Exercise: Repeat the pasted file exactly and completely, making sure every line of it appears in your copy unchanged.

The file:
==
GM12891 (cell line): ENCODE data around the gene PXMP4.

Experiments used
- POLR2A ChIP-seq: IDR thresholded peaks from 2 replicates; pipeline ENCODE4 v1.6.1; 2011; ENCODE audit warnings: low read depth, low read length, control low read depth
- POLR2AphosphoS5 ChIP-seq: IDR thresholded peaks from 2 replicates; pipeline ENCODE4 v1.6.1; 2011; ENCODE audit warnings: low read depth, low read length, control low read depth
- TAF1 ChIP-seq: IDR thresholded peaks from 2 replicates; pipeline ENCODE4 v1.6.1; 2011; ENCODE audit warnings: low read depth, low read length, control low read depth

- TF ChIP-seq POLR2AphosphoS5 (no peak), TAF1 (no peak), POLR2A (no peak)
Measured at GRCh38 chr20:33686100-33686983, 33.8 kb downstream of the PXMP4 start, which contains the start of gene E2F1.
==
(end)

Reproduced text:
GM12891 (cell line): ENCODE data around the gene PXMP4.

Experiments used
- POLR2A ChIP-seq: IDR thresholded peaks from 2 replicates; pipeline ENCODE4 v1.6.1; 2011; ENCODE audit warnings: low read depth, low read length, control low read depth
- POLR2AphosphoS5 ChIP-seq: IDR thresholded peaks from 2 replicates; pipeline ENCODE4 v1.6.1; 2011; ENCODE audit warnings: low read depth, low read length, control low read depth
- TAF1 ChIP-seq: IDR thresholded peaks from 2 replicates; pipeline ENCODE4 v1.6.1; 2011; ENCODE audit warnings: low read depth, low read length, control low read depth

- TF ChIP-seq POLR2AphosphoS5 (no peak), TAF1 (no peak), POLR2A (no peak)
Measured at GRCh38 chr20:33686100-33686983, 33.8 kb downstream of the PXMP4 start, which contains the start of gene E2F1.